Why are we here?

W.G. Runciman

  • Religion Explained: The Human Instincts that Fashion Gods, Spirits and Ancestors by Pascal Boyer
    Heinemann, 430 pp, £20.00, September 2001, ISBN 0 434 00843 5

Any argument about religion, whether conducted in the seminar room or the saloon bar, is likely to hit the buffers not just because people hold different religious beliefs but because they disagree about what should or should not be counted as an instance of religion in the first place. Nobody will query the inclusion of what goes on at High Mass in Notre Dame or on the prayer-mats of the Islamic faithful or in a Hindu temple or at a Merina death ritual in Madagascar. But what about initiation ceremonies, hero cults (including Elvis-worship), charter myths, civil weddings, national anthems, silences in memory of the dead, charms, talismans and amulets, taboos on bodily fluids, spiritualism, oneiromancy, rain dances, Christmas presents, oaths and curses, apotropaic rituals in the face of physical danger, Wordsworthian nature-worship (or present-day environmentalism), Confucian respect for authority, Neoplatonist metaphysics, Pythagorean reverence for number and harmony, Wittgensteinian mysticism, Freudian psychoanalysis, autonomist political theory, Kipling’s as well as Socrates’ references to a personal ‘demon’, and the mild fascination with the occult shared by Pliny the Elder, John Buchan, and generations of ghost-story enthusiasts and horror-movie buffs?

Pascal Boyer tells us in his opening chapter that ‘religion is about the existence and causal powers of non-observable entities and agencies.’ He doesn’t appear to have in mind things like gravity or magnetism or radio waves. But much of science is about non-observable causal powers, quite apart from the powers invoked by sorcerers, magicians, faith-healers, fortune-tellers and witch-doctors. One of Boyer’s examples is the belief of the Fang people of Cameroon in the possession by some of their number – those particularly successful in oratory, business, horticulture or witchcraft – of an internal organ called evur with which the possessors are born but which can’t be detected directly. Is that so very different from my belief that a good friend of mine who suffered intermittently from a conviction that he was responsible for the imminent outbreak of a third world war was born with an inherited liability to a psychological condition which has something to do with the region of chromosome 6?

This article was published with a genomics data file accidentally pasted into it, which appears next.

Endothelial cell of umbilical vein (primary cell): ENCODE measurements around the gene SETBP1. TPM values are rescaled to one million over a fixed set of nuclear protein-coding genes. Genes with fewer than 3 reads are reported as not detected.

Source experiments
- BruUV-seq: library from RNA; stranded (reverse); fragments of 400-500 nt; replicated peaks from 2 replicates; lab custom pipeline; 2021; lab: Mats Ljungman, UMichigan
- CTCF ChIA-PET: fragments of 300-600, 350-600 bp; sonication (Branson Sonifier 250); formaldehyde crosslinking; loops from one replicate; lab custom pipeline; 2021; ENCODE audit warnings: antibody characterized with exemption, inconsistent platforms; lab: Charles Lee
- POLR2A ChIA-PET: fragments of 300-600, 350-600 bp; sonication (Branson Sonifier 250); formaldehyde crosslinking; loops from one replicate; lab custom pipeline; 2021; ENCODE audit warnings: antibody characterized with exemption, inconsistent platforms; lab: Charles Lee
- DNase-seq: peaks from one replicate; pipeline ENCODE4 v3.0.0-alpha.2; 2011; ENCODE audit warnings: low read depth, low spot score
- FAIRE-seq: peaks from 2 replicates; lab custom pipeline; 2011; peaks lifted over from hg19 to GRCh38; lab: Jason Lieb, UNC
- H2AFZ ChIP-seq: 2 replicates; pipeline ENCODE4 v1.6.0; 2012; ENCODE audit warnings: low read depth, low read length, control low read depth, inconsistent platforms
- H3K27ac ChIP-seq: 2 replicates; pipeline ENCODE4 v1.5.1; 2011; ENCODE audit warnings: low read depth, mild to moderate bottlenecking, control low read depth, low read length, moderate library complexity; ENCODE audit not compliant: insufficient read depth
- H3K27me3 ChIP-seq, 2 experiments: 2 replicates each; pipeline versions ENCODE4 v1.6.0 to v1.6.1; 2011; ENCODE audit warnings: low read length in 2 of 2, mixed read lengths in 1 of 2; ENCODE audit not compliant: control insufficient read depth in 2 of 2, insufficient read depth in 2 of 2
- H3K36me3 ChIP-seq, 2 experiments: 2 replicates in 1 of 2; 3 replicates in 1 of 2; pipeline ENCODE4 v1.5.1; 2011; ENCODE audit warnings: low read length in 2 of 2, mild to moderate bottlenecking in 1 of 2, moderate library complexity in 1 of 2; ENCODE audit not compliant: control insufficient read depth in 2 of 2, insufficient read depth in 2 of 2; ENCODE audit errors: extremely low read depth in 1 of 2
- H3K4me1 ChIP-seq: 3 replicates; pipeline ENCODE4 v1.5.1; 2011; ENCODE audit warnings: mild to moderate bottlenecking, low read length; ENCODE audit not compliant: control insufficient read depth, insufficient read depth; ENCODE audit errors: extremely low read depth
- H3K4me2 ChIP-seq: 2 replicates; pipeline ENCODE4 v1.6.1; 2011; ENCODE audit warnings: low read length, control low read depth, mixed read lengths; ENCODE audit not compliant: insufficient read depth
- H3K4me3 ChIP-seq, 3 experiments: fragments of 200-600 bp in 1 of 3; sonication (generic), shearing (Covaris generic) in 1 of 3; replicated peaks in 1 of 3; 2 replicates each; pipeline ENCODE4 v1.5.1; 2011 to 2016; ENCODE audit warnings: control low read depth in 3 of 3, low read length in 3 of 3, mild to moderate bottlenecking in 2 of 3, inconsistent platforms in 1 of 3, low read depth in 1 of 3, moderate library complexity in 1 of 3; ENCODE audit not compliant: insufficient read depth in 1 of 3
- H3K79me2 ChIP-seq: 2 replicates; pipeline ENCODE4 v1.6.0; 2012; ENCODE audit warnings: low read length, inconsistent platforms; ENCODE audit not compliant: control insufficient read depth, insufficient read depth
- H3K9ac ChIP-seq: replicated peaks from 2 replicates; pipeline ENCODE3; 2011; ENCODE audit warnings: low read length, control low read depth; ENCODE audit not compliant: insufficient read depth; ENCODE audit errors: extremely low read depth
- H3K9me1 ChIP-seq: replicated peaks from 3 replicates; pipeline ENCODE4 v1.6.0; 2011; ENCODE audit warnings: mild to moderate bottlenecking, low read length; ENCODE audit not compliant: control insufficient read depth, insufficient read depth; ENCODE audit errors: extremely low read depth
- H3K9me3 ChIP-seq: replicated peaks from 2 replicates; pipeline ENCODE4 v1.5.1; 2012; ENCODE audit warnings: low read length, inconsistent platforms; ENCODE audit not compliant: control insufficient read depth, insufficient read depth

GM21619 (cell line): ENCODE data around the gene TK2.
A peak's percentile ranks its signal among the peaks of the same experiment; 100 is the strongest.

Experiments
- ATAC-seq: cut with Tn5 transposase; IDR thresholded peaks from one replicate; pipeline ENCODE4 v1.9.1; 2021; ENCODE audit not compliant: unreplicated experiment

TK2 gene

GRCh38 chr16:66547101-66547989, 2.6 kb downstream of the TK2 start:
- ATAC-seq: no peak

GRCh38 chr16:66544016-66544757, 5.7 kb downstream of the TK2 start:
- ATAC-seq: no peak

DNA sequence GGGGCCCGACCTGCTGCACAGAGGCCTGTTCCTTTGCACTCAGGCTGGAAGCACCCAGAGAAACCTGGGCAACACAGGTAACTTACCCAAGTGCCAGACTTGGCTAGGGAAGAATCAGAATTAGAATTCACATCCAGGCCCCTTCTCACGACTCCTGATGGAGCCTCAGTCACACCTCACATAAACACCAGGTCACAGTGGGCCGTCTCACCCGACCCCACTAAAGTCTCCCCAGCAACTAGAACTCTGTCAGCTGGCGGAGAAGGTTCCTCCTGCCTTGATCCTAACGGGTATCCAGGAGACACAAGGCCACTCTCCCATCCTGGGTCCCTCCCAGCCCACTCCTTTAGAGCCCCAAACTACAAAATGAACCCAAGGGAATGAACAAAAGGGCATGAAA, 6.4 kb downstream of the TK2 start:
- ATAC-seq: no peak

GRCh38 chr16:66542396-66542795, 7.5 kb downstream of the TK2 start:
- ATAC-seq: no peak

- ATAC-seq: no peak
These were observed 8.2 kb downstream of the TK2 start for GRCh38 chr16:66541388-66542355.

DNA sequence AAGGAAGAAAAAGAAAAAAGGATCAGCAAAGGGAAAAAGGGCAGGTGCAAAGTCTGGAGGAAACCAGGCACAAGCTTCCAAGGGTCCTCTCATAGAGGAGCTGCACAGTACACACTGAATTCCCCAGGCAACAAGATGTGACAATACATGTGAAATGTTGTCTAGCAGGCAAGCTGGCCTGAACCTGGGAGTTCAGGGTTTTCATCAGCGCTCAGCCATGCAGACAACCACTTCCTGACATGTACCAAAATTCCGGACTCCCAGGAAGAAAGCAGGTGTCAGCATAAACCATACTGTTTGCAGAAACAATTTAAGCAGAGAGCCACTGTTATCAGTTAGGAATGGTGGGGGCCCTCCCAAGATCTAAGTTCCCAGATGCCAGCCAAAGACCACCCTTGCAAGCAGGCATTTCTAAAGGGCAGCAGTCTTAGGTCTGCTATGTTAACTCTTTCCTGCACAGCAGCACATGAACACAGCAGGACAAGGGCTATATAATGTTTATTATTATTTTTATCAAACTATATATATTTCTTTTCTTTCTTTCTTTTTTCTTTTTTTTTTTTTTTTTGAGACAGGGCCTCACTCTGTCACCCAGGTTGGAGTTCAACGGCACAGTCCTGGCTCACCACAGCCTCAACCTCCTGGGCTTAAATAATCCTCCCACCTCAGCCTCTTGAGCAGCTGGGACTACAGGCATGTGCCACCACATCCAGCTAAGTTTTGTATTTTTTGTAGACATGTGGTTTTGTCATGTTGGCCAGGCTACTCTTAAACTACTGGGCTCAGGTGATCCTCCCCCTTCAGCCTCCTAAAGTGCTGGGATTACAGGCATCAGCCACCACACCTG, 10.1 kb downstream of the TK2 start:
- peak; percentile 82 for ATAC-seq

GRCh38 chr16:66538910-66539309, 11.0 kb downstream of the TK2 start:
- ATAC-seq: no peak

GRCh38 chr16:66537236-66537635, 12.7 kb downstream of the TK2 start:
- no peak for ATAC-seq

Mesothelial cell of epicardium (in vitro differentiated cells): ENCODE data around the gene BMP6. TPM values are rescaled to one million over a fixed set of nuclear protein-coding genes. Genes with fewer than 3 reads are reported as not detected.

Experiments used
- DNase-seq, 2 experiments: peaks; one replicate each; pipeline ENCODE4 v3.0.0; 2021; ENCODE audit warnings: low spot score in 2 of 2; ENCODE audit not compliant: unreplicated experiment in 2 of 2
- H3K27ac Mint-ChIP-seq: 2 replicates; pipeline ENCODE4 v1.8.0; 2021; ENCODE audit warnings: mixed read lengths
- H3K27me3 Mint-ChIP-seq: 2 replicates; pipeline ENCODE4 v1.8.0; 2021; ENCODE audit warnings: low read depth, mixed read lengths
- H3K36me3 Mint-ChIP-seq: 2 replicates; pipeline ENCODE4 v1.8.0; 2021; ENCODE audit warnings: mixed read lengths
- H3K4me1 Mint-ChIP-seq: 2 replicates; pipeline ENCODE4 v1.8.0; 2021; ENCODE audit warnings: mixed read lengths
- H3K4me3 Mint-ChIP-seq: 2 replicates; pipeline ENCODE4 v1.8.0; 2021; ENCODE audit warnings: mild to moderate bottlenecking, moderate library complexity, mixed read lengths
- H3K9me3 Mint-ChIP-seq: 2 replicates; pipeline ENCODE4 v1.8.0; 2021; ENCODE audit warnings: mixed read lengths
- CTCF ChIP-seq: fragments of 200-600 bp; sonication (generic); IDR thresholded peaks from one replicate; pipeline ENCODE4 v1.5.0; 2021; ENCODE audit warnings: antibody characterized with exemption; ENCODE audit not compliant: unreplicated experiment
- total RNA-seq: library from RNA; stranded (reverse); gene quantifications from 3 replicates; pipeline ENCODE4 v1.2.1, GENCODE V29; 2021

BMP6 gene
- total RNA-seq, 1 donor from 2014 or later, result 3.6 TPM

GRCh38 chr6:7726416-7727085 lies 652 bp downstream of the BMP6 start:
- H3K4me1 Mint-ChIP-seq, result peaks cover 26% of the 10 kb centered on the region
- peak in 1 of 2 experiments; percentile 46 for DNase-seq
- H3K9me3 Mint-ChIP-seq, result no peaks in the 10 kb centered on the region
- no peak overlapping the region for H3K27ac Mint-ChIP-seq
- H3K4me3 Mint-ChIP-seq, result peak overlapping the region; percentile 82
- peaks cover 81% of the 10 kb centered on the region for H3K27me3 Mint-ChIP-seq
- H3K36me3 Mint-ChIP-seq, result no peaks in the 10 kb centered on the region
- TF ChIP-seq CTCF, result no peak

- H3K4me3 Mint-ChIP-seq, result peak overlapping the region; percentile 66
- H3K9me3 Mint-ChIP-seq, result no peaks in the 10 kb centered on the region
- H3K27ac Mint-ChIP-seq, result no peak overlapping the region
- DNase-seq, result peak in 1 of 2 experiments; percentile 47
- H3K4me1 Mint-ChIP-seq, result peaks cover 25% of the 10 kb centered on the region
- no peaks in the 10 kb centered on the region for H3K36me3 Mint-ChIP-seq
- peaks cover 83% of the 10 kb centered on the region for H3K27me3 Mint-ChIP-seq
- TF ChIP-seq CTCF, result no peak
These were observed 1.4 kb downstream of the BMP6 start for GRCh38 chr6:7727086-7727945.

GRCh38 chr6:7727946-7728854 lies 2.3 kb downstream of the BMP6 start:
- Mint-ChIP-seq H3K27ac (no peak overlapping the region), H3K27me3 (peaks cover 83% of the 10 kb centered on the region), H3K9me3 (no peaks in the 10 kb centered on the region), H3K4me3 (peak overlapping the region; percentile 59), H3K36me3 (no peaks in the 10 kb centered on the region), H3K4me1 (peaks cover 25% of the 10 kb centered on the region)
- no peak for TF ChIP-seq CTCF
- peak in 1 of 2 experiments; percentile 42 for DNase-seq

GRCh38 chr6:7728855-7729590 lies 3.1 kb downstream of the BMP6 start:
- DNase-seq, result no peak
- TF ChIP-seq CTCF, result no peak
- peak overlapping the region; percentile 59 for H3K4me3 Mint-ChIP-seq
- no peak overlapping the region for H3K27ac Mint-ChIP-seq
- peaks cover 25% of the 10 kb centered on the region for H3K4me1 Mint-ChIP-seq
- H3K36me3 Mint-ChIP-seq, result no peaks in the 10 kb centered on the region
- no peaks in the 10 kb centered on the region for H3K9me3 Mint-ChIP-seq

The diverse beliefs which Boyer cites extend from Apollo and Athena, to shamanism among the Panamanian Cuna, to aliens from remote galaxies allegedly landing in New Mexico. But his central agenda is the particular set of unobservable causal agencies cited in his subtitle, and his primary concern is with the question of how we are to account for beliefs that involve the attribution of conscious agency to beings other than humans and animals of the normal and familiar kind. Such beliefs are, as Boyer says, remarkably widespread, and for all their variant forms the variation is neither limitless nor random. His answer falls into two parts: first, these beliefs have in common a counterintuitive attribution of a certain range of properties to certain kinds of quasi-human being; second, the explanation of their diffusion and persistence is to be sought not in the extensive anthropological literature about the origins and functions of religion, but in recent advances in developmental, cognitive and evolutionary psychology.

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